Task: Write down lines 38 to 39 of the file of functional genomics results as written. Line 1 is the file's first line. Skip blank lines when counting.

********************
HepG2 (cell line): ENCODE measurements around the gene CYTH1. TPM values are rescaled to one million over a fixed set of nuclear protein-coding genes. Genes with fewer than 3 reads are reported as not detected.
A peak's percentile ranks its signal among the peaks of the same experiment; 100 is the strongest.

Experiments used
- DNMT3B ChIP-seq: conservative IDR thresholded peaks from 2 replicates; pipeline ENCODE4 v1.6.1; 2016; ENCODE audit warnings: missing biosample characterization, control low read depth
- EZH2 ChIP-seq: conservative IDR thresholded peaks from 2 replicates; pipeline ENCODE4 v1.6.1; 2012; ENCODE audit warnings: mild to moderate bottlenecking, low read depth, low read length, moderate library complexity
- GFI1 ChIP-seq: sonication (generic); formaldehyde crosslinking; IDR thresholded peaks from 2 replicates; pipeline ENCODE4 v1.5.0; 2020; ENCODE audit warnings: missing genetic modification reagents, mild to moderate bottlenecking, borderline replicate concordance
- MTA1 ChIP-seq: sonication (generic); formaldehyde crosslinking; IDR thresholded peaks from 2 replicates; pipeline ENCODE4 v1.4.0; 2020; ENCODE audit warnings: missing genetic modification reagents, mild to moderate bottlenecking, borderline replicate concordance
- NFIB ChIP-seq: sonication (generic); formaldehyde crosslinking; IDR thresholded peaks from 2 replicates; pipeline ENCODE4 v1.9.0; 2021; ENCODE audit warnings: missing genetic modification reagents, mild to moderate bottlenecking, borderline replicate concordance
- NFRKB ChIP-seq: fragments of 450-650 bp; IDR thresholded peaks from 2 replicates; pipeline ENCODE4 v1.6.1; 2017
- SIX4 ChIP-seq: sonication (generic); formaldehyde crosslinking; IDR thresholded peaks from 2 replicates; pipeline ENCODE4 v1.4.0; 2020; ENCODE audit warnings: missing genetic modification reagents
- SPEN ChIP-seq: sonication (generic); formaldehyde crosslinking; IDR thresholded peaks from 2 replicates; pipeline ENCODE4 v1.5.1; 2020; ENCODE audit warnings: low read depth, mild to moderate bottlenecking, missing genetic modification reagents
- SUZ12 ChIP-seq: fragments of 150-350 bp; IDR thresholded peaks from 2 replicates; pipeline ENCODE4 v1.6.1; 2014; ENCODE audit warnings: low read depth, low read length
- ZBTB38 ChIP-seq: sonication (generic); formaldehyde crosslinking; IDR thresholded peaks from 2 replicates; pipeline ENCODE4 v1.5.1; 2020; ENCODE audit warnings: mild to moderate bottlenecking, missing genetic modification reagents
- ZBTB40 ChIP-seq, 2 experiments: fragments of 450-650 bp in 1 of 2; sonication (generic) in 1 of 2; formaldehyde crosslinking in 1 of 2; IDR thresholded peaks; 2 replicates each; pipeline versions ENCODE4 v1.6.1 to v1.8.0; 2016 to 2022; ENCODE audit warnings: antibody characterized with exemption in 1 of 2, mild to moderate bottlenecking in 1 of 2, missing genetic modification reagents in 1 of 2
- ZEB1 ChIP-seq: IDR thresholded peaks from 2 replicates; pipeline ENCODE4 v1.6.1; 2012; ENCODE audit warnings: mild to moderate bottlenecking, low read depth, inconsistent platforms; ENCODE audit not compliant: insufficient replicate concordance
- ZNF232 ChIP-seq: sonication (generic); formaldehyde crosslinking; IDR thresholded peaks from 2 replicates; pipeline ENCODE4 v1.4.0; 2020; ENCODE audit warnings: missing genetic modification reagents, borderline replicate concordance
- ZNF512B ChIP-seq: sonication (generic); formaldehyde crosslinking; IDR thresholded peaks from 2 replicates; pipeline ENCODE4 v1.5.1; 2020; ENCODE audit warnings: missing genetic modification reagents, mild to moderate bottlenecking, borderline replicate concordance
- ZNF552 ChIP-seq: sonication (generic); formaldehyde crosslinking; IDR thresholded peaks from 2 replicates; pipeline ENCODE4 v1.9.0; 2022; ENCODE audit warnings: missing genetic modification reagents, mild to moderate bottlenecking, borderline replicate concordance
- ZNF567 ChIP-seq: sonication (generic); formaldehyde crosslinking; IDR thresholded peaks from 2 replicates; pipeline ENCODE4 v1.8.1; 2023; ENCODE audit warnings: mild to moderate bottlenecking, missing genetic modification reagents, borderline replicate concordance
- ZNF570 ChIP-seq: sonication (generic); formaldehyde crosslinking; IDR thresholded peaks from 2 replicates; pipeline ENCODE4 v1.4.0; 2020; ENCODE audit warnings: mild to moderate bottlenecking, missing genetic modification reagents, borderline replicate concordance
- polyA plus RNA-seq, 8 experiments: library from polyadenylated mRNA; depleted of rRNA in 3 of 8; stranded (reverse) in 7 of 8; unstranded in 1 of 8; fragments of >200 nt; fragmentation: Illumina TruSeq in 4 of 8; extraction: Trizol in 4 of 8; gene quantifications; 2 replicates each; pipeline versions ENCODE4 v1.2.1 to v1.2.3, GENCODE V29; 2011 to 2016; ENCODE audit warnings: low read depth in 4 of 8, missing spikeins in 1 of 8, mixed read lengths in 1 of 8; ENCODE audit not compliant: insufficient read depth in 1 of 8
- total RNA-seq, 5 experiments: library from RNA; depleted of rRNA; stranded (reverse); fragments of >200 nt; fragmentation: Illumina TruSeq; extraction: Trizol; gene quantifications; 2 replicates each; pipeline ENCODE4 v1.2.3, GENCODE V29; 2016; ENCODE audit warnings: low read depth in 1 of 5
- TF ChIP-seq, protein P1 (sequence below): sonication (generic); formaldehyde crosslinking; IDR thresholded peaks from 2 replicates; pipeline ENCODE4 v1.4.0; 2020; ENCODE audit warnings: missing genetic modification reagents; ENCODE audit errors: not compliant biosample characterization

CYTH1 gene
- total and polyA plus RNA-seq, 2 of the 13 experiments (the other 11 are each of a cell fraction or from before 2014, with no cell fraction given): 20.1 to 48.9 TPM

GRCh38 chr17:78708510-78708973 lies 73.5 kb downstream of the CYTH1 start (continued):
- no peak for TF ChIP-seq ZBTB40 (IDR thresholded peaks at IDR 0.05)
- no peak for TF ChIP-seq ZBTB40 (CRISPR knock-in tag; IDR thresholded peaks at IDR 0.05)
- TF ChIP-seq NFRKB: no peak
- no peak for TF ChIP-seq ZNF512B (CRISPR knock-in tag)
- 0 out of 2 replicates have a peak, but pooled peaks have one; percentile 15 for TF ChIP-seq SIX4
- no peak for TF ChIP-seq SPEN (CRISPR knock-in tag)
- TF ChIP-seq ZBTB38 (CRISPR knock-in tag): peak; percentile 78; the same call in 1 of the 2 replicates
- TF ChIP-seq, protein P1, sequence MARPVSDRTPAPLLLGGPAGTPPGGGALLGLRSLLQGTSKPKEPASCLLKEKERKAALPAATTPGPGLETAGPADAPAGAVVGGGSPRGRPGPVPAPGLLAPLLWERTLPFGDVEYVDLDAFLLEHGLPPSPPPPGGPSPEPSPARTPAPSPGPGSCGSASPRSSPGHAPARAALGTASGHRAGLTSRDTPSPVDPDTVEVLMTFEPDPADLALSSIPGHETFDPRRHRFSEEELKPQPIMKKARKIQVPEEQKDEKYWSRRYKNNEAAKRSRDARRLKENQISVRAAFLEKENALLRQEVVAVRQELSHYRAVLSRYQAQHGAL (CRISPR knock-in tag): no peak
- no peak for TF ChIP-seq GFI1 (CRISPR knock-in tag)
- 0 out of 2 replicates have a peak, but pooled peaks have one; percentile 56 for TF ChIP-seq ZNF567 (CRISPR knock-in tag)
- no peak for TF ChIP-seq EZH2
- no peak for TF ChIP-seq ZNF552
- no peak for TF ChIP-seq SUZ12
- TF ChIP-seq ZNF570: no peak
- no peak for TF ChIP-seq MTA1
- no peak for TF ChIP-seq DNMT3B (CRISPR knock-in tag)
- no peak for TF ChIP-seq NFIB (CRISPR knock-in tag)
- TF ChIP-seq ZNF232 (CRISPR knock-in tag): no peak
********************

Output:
- no peak for TF ChIP-seq ZNF552
- no peak for TF ChIP-seq SUZ12